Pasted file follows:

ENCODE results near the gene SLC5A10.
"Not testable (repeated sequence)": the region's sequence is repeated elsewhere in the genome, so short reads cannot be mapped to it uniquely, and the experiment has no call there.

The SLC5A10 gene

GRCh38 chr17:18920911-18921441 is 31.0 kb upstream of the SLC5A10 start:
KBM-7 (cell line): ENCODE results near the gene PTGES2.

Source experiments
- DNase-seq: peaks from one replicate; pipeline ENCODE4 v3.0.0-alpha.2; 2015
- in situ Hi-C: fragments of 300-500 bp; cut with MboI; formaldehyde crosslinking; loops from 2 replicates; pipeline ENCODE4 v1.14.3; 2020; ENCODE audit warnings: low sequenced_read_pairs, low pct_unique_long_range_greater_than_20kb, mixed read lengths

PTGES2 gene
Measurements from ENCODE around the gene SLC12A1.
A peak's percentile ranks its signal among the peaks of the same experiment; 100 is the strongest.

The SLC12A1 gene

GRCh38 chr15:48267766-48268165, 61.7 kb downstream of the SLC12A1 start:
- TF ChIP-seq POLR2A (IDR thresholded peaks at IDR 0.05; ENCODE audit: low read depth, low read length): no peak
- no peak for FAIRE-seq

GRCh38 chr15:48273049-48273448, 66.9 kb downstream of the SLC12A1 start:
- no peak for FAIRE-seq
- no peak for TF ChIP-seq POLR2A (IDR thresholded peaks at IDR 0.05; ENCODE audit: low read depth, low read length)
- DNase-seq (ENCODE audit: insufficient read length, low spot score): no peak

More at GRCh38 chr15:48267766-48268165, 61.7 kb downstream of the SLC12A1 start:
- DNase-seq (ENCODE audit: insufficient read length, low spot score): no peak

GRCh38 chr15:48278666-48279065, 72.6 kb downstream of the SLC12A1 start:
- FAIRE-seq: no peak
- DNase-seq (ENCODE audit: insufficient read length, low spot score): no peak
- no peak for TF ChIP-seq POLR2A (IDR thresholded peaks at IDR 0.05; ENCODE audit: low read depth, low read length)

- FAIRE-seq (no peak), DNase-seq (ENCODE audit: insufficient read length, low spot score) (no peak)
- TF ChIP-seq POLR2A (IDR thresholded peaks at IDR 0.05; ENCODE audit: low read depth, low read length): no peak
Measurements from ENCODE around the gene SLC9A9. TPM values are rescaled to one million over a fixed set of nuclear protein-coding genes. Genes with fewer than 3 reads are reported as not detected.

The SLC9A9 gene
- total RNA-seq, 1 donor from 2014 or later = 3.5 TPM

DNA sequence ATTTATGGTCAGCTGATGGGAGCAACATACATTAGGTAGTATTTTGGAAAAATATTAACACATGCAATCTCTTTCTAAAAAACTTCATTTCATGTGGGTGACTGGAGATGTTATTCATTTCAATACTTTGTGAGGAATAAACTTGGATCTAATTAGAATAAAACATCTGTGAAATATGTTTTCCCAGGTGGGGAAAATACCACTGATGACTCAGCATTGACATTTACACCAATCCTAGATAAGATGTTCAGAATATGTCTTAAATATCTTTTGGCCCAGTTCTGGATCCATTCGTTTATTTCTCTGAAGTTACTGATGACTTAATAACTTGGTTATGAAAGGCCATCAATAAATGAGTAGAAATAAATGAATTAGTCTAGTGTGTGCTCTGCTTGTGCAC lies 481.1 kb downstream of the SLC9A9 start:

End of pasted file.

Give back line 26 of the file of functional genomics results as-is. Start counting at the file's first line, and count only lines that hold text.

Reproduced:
- FAIRE-seq (no peak), DNase-seq (ENCODE audit: insufficient read length, low spot score) (no peak)